Sunday, 4 September 2011
Quality Assurance is a myth
Anyone who stands before you and tells you that they can assure quality in your application is talking rubbish.
There is no way to achieve assured quality. Quality can not be assured. I was taught this by some of the best QAs in the world. Let me explain to you what they explained to me.
The first thing that people seem to tout when they instigate continuous integration, X driven development or employ a QA is that they can now assure quality in everything they build.
Let me break the truth to you. There is absolutely no way of ASSURING quality in anything you build. Ask the guy who forgot to used the metric system and caused the Mars Orbiter to crash. NASA has the strictest of all environments to assure there are no mistakes.
The way I build software is to ensure rigour. To ensure that the practices that are used in managing a team, gathering and expressing requirements, writing the code and meeting the acceptance criteria are so engrained and bought in to that quality emerges.
People speak of methodologies. I speak of rigour.
People speak of best practices. I speak of rigour.
People speak of theory and practice. I speak of rigour.
There is a distance between the project management focused Scrum and developer focused XP. Companies can sell you their flavour of this and that but the truth is that you need to find the way that works best for you.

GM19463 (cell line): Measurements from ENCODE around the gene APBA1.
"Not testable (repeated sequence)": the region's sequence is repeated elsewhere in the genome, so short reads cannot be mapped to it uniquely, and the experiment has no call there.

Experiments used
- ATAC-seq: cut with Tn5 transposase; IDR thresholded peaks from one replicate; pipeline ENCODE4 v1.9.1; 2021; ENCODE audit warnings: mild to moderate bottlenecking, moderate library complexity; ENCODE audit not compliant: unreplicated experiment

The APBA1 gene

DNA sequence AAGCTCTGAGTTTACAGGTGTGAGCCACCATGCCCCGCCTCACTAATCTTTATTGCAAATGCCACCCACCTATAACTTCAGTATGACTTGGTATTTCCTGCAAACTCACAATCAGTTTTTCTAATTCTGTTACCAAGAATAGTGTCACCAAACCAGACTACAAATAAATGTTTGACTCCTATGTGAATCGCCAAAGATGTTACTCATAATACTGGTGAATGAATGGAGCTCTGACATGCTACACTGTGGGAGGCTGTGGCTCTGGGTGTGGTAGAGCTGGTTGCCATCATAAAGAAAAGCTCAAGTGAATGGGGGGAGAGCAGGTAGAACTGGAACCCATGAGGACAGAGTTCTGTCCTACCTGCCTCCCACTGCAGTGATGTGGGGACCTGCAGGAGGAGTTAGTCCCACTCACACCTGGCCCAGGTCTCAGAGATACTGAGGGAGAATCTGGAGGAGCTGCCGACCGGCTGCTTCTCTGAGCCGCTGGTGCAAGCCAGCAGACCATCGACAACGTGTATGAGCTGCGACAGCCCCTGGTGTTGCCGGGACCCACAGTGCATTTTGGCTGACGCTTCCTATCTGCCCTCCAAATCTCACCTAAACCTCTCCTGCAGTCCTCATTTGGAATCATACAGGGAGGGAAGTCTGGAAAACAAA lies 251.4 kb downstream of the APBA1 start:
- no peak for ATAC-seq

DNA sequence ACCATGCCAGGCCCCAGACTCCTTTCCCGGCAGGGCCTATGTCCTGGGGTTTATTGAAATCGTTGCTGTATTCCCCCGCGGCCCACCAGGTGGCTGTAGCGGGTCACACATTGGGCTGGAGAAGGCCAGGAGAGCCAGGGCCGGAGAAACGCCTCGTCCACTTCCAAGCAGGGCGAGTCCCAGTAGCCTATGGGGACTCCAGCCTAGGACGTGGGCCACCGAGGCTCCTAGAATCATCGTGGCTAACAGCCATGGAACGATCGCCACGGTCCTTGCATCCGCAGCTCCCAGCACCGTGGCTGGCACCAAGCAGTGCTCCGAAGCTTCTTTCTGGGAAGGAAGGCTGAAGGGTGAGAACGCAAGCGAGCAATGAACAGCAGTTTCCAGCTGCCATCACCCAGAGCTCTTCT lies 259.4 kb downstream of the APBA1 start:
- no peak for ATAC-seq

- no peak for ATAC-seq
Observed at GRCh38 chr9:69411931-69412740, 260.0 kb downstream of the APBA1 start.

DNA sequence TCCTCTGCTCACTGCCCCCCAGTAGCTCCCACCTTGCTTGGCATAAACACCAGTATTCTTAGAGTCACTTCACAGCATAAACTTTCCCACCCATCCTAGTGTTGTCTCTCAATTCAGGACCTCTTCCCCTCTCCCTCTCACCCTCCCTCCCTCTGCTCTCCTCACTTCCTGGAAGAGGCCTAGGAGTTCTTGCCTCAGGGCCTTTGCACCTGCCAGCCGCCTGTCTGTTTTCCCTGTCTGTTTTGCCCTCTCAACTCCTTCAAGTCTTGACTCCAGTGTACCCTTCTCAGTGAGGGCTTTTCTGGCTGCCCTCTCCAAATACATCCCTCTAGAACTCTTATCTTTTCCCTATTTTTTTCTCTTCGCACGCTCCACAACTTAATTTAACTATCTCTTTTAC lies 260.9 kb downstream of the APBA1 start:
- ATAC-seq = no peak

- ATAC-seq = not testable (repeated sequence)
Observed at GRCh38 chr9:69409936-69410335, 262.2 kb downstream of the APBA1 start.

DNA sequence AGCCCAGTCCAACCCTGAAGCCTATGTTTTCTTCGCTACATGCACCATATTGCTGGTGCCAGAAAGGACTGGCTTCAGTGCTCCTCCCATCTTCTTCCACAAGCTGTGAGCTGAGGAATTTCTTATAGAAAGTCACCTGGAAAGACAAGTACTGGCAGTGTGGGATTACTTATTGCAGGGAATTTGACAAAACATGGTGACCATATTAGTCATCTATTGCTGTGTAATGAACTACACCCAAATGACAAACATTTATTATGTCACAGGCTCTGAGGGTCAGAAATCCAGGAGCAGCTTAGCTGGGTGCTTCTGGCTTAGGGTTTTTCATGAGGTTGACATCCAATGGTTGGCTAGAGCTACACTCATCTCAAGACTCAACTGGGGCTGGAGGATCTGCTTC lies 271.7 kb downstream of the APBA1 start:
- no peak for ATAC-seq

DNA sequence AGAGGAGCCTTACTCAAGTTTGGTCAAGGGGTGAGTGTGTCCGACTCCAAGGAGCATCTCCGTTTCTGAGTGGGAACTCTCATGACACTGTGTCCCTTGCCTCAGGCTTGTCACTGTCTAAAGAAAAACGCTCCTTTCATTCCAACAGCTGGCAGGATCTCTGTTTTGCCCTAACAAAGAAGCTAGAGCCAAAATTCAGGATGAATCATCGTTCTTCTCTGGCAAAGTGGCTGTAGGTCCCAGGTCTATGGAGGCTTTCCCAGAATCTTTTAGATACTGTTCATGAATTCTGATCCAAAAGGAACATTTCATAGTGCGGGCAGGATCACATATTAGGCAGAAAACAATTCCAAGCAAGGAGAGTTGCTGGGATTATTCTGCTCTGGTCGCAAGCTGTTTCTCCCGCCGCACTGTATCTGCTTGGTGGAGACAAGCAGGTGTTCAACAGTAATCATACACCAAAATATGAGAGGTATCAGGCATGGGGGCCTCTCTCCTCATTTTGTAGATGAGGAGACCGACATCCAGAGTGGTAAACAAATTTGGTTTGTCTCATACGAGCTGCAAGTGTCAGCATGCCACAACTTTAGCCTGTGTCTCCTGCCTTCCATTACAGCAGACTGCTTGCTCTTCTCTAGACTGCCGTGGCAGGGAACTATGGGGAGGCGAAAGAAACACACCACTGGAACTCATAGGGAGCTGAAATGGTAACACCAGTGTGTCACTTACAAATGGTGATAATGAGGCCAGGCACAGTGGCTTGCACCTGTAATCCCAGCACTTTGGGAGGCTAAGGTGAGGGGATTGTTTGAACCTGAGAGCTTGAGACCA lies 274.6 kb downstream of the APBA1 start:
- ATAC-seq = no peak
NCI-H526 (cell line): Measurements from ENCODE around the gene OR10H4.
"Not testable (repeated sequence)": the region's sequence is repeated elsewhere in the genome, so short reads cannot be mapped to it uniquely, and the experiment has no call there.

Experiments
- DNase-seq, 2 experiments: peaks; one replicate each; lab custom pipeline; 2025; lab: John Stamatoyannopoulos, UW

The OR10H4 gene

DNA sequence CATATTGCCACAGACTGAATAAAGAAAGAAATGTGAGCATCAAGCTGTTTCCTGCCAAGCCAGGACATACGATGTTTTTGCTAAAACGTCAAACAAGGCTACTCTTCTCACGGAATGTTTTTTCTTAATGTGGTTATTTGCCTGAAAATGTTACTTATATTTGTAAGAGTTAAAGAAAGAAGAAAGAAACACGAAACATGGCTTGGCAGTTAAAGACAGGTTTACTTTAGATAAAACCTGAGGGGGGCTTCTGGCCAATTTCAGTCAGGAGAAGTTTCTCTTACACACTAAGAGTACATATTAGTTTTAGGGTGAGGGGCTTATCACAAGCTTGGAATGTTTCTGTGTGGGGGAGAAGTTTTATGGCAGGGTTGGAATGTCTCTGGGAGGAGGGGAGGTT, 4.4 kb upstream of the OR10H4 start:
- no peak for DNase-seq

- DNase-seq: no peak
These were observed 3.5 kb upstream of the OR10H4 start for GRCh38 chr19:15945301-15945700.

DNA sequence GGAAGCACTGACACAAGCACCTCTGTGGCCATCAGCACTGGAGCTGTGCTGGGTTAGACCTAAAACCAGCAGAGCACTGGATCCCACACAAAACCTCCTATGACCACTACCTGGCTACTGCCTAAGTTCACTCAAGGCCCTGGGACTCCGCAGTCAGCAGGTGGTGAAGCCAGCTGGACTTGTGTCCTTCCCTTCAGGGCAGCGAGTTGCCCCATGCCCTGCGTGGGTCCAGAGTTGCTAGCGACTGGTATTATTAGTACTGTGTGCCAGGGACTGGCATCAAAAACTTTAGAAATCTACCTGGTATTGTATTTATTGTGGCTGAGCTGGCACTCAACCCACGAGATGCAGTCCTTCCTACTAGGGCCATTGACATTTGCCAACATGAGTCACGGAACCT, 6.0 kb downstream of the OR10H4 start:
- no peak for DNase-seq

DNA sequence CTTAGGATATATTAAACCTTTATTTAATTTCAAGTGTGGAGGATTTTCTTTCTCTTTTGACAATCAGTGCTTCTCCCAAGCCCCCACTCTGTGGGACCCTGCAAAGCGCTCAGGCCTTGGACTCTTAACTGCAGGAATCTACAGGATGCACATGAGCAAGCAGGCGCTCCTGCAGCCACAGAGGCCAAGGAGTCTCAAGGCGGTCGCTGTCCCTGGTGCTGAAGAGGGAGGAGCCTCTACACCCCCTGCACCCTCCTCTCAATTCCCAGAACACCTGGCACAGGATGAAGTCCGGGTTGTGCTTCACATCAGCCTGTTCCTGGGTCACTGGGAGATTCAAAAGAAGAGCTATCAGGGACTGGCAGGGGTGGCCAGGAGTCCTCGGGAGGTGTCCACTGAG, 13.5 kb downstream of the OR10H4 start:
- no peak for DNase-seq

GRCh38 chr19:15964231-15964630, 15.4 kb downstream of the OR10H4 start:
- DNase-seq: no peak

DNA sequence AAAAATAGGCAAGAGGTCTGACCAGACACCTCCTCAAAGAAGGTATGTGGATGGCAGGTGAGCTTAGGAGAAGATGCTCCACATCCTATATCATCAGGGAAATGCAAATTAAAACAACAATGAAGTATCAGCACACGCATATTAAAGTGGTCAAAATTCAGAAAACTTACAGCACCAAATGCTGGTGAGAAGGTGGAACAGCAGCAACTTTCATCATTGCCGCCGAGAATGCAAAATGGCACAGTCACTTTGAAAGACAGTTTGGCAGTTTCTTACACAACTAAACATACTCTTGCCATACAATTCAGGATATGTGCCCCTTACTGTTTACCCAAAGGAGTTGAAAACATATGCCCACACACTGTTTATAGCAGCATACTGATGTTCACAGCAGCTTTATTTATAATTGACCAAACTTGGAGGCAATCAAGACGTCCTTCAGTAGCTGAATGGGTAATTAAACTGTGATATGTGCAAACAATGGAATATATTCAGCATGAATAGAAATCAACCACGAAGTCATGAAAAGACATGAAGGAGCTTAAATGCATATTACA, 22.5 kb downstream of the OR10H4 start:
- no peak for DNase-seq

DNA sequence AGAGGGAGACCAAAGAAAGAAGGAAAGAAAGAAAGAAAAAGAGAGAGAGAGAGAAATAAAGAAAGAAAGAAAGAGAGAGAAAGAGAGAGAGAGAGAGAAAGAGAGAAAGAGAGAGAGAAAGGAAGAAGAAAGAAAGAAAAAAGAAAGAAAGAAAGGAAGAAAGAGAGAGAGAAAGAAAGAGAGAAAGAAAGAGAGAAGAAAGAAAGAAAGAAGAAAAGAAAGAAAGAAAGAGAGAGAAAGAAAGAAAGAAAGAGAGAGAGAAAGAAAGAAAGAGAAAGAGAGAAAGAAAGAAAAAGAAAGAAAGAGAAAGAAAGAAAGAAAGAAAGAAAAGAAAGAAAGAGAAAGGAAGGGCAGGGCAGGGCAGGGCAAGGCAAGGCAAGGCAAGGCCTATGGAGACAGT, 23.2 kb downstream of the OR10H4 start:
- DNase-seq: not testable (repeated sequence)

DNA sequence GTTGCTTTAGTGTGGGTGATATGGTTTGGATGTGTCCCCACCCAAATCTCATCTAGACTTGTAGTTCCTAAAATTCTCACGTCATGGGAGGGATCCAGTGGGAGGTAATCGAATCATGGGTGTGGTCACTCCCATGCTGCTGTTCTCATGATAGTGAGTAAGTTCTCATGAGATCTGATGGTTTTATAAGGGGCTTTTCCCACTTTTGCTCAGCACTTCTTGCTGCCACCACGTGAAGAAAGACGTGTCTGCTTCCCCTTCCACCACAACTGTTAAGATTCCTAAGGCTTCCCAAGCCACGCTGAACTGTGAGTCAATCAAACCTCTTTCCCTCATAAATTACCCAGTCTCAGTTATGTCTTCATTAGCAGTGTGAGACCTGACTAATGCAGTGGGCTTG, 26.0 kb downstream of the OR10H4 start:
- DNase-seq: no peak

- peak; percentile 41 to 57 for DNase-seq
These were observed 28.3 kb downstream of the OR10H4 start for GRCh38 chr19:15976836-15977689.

Find that way. Find the practices and methods that bring the benefits to you and your company. Hold on to them and repeat them. Do them over and over in small sprints or iterations or bursts or waves. I don't care what you call them. Just find them and correct them as you travel. Allow yourself to be wrong and fail as long as you learn from it.
It's not rocket surgery. Consultants try to tell you it is. It's not. Good software can be built in a way that allows quality to emerge. It is a craft and as such must be built by craftsman.
Companies try to undervalue the craftsman and sell their solution. The reason is because they know that software is a true craft and it must be taught by a master craftsman to a novice. Great software takes great individuals. It takes guidance and a honing of skills. It does not come from big M methodologies or style focused companies.
If you want to build good quality software then find a very good craftsman and let them build a team. Let them teach the team. Let them guide your progress. Close your eyes and take a leap of faith. You will be rewarded.
Quality comes from great team work. Great practices. Rigour. Craft. Buy in. Pride in product.
This is why it seems random. You are looking for the wrong patterns. Find a great lead who enables and cares and you will build bliss.